Probably a dumb question, but I'm wondering how certain sounds would be represented in Man'yōgana. Places like Wikipedia have charts that show the normal Kana and their kanji equivalents, but they don't show how sounds like ん, っ, or voiced consonants (d-, z-, b-, g-, etc.) would be represented. Would the か and が moras be represented by the same kanji? How would 促音 be represented?


2 Answers 2


Note the following is based on web searches.


Mostly different kanjis were used for those pairs. E.g. か:加、迦、訶、下、日、賀、河、鹿、甲、川、蚊、乎、家、香、華、可、夏、化 and が:賀、之、髪、何、加、鹿、迦、我

See the full list below.


There was no fixed notation for ん.

A simple description is that up to Heian period (- late 12C) there were fluctuation in writing ん, which was expressed by ム/二/ウ/イ or just left out.

平安時代には撥音の表記法が不安定で ①無表記 ②厶を宛てる ③二を宛てる ④ウを宛てる ⑤イを宛てる の五通りの表記が行われたことが知られていますが、その一部は上代にまで遡るということでしょう。


It is said these did not exist in native Japanese, and as such there was no notation for them in 万葉仮名.

Also note that even just 100 years ago 小書き文字 was not used: E.g., 帰った was written 帰つた although this is a matter of notation, not of existence of sounds.


Actually the Wikipedia article (at least the Japanese and English versions) does show voiceless and voiced consonants, though the distinction between them was not always clear-cut in the actual usage. Generally speaking,

  • voiced consonants (濁音)
  • moraic consonants (撥音/ん, 促音/っ)
  • moraic prosody itself

were phonologically nonexistent in the times man'yōgana was used. Therefore, they have no consistent means to spell them. They have been slowly developed though the Middle Japanese period to be the features of today's Japanese.

By phonologically nonexistent I don't mean people never uttered such sounds at that time, but they were meaningless if heard, and incidental rather than intentional. For example, English thunder, unlike under or wonder, lacked d in the older form (thonre). But as people habitually articulate as if there is d between n and r, it finally gets fixated there. Today, many speakers pronounce chance as if chants, but dictionaries don't formally recognize the middle t. This is because people still don't intend to make the sound, for the time being. It just optionally exists as a side effect of English articulation.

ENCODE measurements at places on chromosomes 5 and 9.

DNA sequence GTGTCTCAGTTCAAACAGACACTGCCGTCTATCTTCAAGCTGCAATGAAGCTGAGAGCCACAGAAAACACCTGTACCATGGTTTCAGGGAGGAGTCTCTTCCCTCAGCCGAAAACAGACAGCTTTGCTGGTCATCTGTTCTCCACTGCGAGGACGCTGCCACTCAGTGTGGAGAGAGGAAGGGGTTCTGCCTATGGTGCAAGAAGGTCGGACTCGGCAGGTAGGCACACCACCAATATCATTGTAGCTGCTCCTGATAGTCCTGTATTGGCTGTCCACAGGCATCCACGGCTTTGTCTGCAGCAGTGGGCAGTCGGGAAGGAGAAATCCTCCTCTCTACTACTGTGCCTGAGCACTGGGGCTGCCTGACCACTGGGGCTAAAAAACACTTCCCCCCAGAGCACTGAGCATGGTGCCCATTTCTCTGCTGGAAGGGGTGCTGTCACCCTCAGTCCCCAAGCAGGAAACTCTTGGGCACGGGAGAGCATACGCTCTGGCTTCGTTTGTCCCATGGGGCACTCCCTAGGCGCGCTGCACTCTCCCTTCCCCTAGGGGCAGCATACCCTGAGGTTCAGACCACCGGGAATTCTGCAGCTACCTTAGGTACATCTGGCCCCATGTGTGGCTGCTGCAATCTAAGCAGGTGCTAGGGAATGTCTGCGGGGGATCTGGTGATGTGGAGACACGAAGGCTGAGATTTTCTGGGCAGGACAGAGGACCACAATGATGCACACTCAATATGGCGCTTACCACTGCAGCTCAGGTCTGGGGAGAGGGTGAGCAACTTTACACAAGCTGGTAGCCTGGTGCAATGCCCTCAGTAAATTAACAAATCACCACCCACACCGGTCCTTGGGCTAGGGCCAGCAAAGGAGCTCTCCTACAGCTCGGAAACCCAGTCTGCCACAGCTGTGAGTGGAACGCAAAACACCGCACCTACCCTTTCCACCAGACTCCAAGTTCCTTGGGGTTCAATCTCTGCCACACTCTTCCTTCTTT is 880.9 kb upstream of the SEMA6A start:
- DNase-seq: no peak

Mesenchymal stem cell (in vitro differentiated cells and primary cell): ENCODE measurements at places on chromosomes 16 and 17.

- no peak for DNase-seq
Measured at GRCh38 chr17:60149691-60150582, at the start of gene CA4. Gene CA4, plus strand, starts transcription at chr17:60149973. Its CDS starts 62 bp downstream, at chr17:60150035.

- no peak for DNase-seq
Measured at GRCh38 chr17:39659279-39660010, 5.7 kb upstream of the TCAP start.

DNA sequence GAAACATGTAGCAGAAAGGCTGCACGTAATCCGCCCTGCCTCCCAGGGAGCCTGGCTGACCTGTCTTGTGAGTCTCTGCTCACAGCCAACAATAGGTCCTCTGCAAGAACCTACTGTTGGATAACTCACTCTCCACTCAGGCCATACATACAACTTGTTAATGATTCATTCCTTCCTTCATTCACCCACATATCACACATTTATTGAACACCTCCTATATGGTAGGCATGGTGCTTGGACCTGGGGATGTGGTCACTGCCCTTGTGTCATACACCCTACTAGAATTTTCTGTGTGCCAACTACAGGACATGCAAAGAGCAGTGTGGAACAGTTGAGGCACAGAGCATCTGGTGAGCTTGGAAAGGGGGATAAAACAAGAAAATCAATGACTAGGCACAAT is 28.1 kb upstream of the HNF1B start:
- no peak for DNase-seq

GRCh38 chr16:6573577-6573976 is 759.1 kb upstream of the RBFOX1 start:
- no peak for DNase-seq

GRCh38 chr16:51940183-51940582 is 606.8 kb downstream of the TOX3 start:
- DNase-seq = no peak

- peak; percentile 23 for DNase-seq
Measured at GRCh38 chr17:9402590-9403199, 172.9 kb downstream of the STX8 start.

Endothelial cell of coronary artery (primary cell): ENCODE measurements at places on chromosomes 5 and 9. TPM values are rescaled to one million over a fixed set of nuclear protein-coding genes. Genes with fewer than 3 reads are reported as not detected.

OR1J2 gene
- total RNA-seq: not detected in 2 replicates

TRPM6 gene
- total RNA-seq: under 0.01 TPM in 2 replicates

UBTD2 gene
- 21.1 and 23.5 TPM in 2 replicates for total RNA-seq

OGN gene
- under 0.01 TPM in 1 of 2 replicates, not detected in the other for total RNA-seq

As for voicedness, most man'yōgana literature does have good distinction, so you can use the chart below as recommended man'yōgana spelling. However, technically it just shows whether a syllable's modern reflection is voiced or not, and does not imply that independent voiced consonant existed at that time.



As you can see from the origin of most rendaku words, the voiced series of consonants derived from the contracted pronunciation taking the following path.

[nasal] + [vowel] + [consonant]
→ [nasal] + [(voiced) consonant]
→ [voiced consonant]

What man'yōgana tried to record is thought to be the second stage, or prenasalized syllables. This is why sometimes characters with nasal onset (我, 疑, 泥 etc.) are used to spell voiced syllables.

The moraic nasal (撥音) ん shares most of the history with the dangling nasal just explained above, so it has no consistent spelling, except characters for む was sometimes used in place of it. And っ (促音) is a (very arbitrary) abstraction of diverse geminations, conceptually completed no earlier than the 12th century, where its existence in man'yōgana is hard to imagine. They were often left out unspelled even when their (phonetic) existence is conjectured. Their statuses in Old Japanese could be compared to the modern English lil or li'l, which try to represent the glottalized pronunciation of little [[lɪʔl]], but without proper way to render, the [[ʔ]] is omitted or replaced by a vague placeholder.

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